The human population in the world never ceases its steady increase upwards, which is why it’s no surprise that it’s projected there will be 9 billion people on the planet in just 40 years. There are many pressing matters in the agricultural field that needs to be dealt with sooner rather than later, especially when taking the population of the world into consideration. The first item to add to the itinerary, before addressing other agriculture issues, is the fact that there are such high usage levels of chemicals for fungicides, fertilizers, pesticides, and herbicides – really, any chemicals sprayed on the food that people are supposed to later eat. (Grace Communications Foundation)

It’s obvious that there are many benefits to using pesticides on crops, because otherwise the world wouldn’t be saturating the food we eat in them. However, the hazards that pesticides have to offer far outweigh any benefits they could possible offer to the crops. A field of crops with a pest problem is a much better alternative to a field of crops dusted with chemicals that are extremely harmful and provide unwanted side effects to people and animals alike. (Department of Earth Sciences, Montana State University)

Not only is there a hazardous effect to all human health that comes in contact with the harmful pesticides uses to treat most crops, but those particular chemicals are also harmful to the environment that they sit in. Pesticides contaminate turf, soil, water, and any vegetation that it comes into contact with. It is a disease that slowly kills off the beauty of a land, leaving in its place a withered husk of unhealthy crops and dying land. (Cornell University)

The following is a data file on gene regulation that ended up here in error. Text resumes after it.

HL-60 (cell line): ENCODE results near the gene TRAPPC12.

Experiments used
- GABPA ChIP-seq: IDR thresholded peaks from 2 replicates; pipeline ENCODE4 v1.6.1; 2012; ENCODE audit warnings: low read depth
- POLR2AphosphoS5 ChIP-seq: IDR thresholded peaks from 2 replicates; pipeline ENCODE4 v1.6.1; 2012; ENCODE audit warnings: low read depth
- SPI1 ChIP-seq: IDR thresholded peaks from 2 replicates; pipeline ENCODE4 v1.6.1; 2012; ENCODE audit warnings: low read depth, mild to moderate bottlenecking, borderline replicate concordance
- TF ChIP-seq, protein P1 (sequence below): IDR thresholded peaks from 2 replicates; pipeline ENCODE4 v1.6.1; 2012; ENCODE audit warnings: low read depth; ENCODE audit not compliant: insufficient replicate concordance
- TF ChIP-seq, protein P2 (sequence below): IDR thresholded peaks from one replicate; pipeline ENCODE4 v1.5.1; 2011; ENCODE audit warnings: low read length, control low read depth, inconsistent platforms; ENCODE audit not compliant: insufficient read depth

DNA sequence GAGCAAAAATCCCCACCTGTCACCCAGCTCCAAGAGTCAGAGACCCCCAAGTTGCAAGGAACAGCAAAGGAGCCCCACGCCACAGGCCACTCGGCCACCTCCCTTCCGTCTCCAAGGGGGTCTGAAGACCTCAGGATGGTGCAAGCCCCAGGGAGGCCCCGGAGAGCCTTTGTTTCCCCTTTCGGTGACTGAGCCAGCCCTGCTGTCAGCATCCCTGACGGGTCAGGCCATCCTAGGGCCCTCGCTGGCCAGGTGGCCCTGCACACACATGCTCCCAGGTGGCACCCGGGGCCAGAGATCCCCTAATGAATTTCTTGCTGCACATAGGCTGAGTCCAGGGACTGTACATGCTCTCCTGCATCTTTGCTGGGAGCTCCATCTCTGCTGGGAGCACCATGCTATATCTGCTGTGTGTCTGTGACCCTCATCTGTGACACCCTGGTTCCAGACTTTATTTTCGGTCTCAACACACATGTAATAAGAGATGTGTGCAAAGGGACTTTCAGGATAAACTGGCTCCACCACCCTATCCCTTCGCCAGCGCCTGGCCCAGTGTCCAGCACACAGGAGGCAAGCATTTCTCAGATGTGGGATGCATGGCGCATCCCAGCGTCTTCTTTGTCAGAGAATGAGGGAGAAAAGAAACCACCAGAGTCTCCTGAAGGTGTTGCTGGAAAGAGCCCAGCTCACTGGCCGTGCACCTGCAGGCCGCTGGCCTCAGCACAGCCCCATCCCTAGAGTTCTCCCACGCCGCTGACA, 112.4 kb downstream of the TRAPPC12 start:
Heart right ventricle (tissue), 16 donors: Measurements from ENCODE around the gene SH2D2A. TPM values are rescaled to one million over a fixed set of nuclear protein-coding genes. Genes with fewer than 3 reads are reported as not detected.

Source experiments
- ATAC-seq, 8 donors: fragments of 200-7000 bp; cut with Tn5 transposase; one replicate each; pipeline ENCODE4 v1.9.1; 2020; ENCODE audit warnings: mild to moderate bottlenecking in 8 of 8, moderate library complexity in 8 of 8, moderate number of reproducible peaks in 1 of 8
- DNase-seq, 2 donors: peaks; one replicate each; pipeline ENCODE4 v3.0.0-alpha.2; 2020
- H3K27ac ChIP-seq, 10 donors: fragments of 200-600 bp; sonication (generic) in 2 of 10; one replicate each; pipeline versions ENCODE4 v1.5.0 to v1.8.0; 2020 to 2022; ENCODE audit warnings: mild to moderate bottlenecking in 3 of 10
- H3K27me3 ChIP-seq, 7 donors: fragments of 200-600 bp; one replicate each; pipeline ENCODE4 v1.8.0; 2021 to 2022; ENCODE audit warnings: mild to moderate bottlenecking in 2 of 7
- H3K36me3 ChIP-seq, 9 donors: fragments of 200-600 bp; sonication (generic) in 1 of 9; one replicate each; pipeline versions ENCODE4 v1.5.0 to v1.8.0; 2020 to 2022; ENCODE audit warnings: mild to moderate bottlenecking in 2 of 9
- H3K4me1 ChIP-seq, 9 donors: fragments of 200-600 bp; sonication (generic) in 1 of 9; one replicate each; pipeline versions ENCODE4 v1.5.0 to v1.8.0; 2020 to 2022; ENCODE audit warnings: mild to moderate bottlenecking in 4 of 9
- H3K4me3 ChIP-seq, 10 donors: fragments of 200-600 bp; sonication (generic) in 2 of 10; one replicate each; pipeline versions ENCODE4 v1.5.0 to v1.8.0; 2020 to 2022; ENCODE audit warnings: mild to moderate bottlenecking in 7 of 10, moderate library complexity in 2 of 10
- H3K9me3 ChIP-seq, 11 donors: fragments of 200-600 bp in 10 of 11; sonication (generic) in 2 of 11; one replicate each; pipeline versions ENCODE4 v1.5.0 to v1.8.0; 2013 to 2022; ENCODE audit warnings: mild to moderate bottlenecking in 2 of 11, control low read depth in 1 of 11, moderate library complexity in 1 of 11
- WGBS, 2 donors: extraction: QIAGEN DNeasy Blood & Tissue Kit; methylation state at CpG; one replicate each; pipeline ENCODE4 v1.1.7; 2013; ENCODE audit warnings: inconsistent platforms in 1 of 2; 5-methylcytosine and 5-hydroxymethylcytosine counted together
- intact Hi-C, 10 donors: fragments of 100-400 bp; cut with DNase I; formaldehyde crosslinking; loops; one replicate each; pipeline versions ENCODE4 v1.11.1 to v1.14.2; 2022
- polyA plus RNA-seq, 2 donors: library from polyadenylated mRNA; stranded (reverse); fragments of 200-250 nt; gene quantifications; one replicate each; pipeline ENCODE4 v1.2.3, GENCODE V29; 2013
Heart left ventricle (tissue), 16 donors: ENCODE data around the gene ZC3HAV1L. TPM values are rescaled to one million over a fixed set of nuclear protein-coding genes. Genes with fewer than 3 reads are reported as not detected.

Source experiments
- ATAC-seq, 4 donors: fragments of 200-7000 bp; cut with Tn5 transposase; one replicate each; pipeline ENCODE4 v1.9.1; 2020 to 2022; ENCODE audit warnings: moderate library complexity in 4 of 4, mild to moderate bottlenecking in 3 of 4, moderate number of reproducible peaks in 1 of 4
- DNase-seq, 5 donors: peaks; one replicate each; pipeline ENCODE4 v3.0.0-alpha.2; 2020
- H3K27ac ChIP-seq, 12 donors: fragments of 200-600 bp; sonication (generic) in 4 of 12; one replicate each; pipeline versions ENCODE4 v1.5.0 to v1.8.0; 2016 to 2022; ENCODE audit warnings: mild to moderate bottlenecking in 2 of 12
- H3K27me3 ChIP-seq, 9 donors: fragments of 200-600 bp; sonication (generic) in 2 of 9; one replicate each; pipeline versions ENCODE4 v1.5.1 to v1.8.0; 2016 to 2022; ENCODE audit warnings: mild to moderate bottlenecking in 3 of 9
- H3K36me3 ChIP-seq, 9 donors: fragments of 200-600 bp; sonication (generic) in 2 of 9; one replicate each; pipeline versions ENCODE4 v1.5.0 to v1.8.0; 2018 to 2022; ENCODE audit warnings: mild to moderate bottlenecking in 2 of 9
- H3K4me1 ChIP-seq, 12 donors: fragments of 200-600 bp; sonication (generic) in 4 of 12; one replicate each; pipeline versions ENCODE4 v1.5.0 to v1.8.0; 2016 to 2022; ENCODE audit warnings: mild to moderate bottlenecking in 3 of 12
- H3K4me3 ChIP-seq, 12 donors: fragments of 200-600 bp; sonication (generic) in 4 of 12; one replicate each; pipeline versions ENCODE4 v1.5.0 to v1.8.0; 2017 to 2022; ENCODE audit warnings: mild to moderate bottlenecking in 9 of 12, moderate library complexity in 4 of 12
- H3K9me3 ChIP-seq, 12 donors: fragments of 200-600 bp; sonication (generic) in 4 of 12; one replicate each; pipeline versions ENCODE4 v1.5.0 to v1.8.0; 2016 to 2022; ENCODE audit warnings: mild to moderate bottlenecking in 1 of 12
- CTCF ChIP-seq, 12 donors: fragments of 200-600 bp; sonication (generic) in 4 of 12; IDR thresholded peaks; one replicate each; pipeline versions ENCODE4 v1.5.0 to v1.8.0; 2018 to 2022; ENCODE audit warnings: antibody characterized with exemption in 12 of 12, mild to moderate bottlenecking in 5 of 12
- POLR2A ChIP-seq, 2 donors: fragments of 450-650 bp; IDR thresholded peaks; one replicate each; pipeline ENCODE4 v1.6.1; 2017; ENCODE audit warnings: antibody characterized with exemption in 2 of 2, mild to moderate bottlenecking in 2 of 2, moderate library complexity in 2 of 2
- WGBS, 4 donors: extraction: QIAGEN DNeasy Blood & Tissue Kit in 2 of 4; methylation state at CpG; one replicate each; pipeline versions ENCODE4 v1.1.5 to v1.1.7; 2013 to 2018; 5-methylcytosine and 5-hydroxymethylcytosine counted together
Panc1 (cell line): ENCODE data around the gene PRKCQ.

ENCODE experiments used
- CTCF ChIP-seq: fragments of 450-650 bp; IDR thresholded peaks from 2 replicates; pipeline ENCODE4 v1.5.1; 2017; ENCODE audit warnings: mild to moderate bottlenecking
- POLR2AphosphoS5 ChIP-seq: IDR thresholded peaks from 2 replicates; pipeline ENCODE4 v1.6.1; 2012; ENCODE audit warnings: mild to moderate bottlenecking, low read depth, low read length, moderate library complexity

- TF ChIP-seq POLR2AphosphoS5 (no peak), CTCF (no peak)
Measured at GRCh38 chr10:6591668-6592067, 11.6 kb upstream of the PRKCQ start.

A problem that’s happening worldwide because of harmful pesticides is groundwater pollution. Over 140 various pesticides along with over 20 transformation products have been found polluting ground water areas. Pollution detection has been found in 43 states in the US, and an alarming 58% of drinking water samples that were drawn from the hand pumps and wells throughout India were found polluted as well. (National Institute of Health)